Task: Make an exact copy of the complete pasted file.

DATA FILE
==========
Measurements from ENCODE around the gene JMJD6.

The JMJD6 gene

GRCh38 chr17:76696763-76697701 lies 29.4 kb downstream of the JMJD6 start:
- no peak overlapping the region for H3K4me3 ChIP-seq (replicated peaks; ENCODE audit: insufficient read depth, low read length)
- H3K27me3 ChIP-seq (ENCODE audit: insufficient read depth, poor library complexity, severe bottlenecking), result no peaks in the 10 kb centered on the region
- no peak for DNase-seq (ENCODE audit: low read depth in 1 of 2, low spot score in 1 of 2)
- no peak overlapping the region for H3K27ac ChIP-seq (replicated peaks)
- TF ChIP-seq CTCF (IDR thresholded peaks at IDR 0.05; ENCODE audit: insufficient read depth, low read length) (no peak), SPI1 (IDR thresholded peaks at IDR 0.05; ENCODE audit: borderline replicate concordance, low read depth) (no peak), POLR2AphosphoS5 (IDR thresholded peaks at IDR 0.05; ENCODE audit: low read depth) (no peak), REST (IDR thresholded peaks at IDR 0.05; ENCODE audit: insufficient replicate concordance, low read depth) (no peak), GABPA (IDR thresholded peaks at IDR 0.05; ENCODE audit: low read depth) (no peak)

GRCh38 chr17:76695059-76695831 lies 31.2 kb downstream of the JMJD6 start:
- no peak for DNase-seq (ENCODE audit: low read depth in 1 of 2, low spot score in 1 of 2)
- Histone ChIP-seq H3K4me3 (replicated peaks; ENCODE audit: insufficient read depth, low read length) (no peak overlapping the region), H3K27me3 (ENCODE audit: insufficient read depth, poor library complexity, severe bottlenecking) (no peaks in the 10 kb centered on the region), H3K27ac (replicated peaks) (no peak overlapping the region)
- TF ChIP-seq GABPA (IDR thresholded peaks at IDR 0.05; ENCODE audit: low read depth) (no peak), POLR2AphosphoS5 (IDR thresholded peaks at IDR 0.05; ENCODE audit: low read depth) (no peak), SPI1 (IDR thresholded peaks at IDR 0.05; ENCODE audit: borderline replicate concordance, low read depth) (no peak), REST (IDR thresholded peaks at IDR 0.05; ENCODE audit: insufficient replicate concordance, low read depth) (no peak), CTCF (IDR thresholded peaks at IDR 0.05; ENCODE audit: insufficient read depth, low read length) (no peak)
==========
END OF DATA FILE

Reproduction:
Measurements from ENCODE around the gene JMJD6.

The JMJD6 gene

GRCh38 chr17:76696763-76697701 lies 29.4 kb downstream of the JMJD6 start:
- no peak overlapping the region for H3K4me3 ChIP-seq (replicated peaks; ENCODE audit: insufficient read depth, low read length)
- H3K27me3 ChIP-seq (ENCODE audit: insufficient read depth, poor library complexity, severe bottlenecking), result no peaks in the 10 kb centered on the region
- no peak for DNase-seq (ENCODE audit: low read depth in 1 of 2, low spot score in 1 of 2)
- no peak overlapping the region for H3K27ac ChIP-seq (replicated peaks)
- TF ChIP-seq CTCF (IDR thresholded peaks at IDR 0.05; ENCODE audit: insufficient read depth, low read length) (no peak), SPI1 (IDR thresholded peaks at IDR 0.05; ENCODE audit: borderline replicate concordance, low read depth) (no peak), POLR2AphosphoS5 (IDR thresholded peaks at IDR 0.05; ENCODE audit: low read depth) (no peak), REST (IDR thresholded peaks at IDR 0.05; ENCODE audit: insufficient replicate concordance, low read depth) (no peak), GABPA (IDR thresholded peaks at IDR 0.05; ENCODE audit: low read depth) (no peak)

GRCh38 chr17:76695059-76695831 lies 31.2 kb downstream of the JMJD6 start:
- no peak for DNase-seq (ENCODE audit: low read depth in 1 of 2, low spot score in 1 of 2)
- Histone ChIP-seq H3K4me3 (replicated peaks; ENCODE audit: insufficient read depth, low read length) (no peak overlapping the region), H3K27me3 (ENCODE audit: insufficient read depth, poor library complexity, severe bottlenecking) (no peaks in the 10 kb centered on the region), H3K27ac (replicated peaks) (no peak overlapping the region)
- TF ChIP-seq GABPA (IDR thresholded peaks at IDR 0.05; ENCODE audit: low read depth) (no peak), POLR2AphosphoS5 (IDR thresholded peaks at IDR 0.05; ENCODE audit: low read depth) (no peak), SPI1 (IDR thresholded peaks at IDR 0.05; ENCODE audit: borderline replicate concordance, low read depth) (no peak), REST (IDR thresholded peaks at IDR 0.05; ENCODE audit: insufficient replicate concordance, low read depth) (no peak), CTCF (IDR thresholded peaks at IDR 0.05; ENCODE audit: insufficient read depth, low read length) (no peak)